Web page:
This project was awarded  Sustainable Development Fund support in 2018/19 to help deliver our Management Plan Policy objective B1: Restore and manage freshwater habitats and associated species, and B2: Safeguard irreplaceable biodiversity and declining habitats and their associated species.

Grant awarded: £829
Other sources of funding: Pymore Village Management Company, volunteers
% of total project costs: 19%

The Pymore Reedbed is a county-designated SNCI priority habitat for several protected species including otters, water rail, kingfishers, reed buntings, harvest mice and water voles. Without regular habitat maintenance it would become a wet woodland to the detriment of these species.

The Pymore conservation volunteers are a small group of people committed to help protect and preserve this SNCI habitat. The Management Plan for the reedbed (written by the DWT) advises that a third of the reedbed be cut back on a bi-annual basis to preserve and enhance its wildlife value. Volunteers from the group are experienced in co-ordinating and assisting with this.

Project aims

  • Brush-cut and remove seeds & bulrushes
  • Hand-pull and remove encroaching reeds
  • Cut & remove Alder & willow growth to prevent succession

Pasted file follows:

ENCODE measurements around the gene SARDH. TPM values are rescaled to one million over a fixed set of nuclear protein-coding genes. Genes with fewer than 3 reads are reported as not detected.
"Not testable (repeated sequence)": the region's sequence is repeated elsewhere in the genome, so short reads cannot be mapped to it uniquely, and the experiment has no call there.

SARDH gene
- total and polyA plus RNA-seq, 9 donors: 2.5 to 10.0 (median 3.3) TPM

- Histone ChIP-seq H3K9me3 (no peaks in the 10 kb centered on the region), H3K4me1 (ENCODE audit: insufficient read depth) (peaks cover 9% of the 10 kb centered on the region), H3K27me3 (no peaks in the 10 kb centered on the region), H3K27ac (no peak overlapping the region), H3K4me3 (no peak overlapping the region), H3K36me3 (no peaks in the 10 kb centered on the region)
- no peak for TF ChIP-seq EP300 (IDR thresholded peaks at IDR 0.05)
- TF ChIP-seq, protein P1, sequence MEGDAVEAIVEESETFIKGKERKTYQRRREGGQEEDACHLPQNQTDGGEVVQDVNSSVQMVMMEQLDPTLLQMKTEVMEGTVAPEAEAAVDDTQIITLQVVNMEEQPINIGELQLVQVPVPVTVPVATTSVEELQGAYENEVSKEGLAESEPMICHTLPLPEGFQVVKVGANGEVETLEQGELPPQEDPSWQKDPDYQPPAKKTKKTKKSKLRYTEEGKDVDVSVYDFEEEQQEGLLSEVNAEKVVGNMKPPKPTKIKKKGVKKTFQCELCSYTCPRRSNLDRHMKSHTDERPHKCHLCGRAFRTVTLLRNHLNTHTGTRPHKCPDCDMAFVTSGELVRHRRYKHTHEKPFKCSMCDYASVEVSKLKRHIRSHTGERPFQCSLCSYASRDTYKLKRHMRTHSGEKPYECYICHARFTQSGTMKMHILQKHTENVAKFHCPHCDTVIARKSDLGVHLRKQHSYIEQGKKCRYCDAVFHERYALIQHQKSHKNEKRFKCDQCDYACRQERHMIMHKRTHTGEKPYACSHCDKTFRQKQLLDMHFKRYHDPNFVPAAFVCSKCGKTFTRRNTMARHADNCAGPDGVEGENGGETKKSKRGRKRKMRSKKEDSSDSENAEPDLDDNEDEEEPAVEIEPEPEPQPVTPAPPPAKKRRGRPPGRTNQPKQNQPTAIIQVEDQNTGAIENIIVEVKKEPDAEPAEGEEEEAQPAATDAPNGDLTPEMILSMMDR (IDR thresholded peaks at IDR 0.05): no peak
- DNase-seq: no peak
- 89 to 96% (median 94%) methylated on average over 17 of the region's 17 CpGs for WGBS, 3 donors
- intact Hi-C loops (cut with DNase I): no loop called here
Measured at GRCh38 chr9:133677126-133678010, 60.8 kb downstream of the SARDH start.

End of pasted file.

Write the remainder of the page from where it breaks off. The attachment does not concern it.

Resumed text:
• Remove encroaching reeds and silt from a side channel used by spawning toads each Spring.

They applied for an SDF grant towards the costs of hiring a brush-cutter and contractor to cut the reeds, skip hire, chest waders and hire of scaffold boards to access the reedbed.

Some of the volunteers

During a sunny week in Autumn, and to the sound of water rails calling, the reedbed was cut by an experienced brush cutter whilst the group of volunteers raked and carried seeds into skips.

Willow and alder saplings were cut back, along with overhanging branches.  Volunteers with waders removed encroaching reeds from the small pond.

Ditch clearance (used each spring by toads for spawning).

Brush cutting

The project met all its original aims and more!

The reedbed was successfully cut back crucially safeguarding the right habitat conditions for the endangered species it protects.

  • The number of volunteers exceeded expectations (18 in total)
  • An additional skip had to be hired due to the higher than expected volume of cut seeds
  • Reedbed debris was raked up and spread along the reedbed footpath to improve access for visitors to the area

Benefits to wildlife

Since the water levels have raised there have been several wildlife sightings including herons and kingfishes.

Whilst working the reedbed several volunteers heard the unique sounds of the water rails.

Removing reed stems and roots from the central channel

Advice for others thinking of undertaking a similar project:

  • Ensure firms honour original quotes
  • Canvas for support early using emails, word of mouth, local newsletters, notice boards and local press.
The Reedbed cut back complete
photo - boris.smokrovic-unsplash

‘Everyone remarked on how much they enjoyed participating in the project and the rejuvenated appearance of the reedbed.’

Richard Gillingham